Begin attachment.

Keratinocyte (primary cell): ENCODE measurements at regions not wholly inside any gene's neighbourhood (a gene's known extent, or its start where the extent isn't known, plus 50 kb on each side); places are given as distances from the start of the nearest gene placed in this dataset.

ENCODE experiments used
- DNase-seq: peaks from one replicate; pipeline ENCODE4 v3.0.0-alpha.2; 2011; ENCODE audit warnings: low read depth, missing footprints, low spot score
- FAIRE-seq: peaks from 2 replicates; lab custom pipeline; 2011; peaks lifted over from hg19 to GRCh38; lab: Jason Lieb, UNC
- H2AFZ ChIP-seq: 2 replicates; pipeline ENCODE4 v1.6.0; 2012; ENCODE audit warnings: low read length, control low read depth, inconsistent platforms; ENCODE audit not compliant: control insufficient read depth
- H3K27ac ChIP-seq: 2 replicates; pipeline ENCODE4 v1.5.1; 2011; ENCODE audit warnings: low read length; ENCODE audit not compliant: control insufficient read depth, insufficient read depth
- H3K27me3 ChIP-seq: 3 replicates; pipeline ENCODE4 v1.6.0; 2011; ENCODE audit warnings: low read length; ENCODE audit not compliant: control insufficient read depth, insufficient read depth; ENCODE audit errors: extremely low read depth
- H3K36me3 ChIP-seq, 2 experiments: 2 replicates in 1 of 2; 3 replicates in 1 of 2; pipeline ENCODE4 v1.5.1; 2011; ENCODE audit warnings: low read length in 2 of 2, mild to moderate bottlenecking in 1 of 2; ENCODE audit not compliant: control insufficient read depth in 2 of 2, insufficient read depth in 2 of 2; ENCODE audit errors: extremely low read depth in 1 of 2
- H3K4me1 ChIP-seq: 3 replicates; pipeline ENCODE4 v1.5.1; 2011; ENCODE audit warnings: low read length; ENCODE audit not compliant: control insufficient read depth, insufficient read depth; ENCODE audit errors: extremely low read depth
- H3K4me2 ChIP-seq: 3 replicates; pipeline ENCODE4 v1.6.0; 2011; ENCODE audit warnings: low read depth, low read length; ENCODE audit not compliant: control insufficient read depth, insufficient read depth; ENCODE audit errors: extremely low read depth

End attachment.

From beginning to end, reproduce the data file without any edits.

Keratinocyte (primary cell): ENCODE measurements at regions not wholly inside any gene's neighbourhood (a gene's known extent, or its start where the extent isn't known, plus 50 kb on each side); places are given as distances from the start of the nearest gene placed in this dataset.

ENCODE experiments used
- DNase-seq: peaks from one replicate; pipeline ENCODE4 v3.0.0-alpha.2; 2011; ENCODE audit warnings: low read depth, missing footprints, low spot score
- FAIRE-seq: peaks from 2 replicates; lab custom pipeline; 2011; peaks lifted over from hg19 to GRCh38; lab: Jason Lieb, UNC
- H2AFZ ChIP-seq: 2 replicates; pipeline ENCODE4 v1.6.0; 2012; ENCODE audit warnings: low read length, control low read depth, inconsistent platforms; ENCODE audit not compliant: control insufficient read depth
- H3K27ac ChIP-seq: 2 replicates; pipeline ENCODE4 v1.5.1; 2011; ENCODE audit warnings: low read length; ENCODE audit not compliant: control insufficient read depth, insufficient read depth
- H3K27me3 ChIP-seq: 3 replicates; pipeline ENCODE4 v1.6.0; 2011; ENCODE audit warnings: low read length; ENCODE audit not compliant: control insufficient read depth, insufficient read depth; ENCODE audit errors: extremely low read depth
- H3K36me3 ChIP-seq, 2 experiments: 2 replicates in 1 of 2; 3 replicates in 1 of 2; pipeline ENCODE4 v1.5.1; 2011; ENCODE audit warnings: low read length in 2 of 2, mild to moderate bottlenecking in 1 of 2; ENCODE audit not compliant: control insufficient read depth in 2 of 2, insufficient read depth in 2 of 2; ENCODE audit errors: extremely low read depth in 1 of 2
- H3K4me1 ChIP-seq: 3 replicates; pipeline ENCODE4 v1.5.1; 2011; ENCODE audit warnings: low read length; ENCODE audit not compliant: control insufficient read depth, insufficient read depth; ENCODE audit errors: extremely low read depth
- H3K4me2 ChIP-seq: 3 replicates; pipeline ENCODE4 v1.6.0; 2011; ENCODE audit warnings: low read depth, low read length; ENCODE audit not compliant: control insufficient read depth, insufficient read depth; ENCODE audit errors: extremely low read depth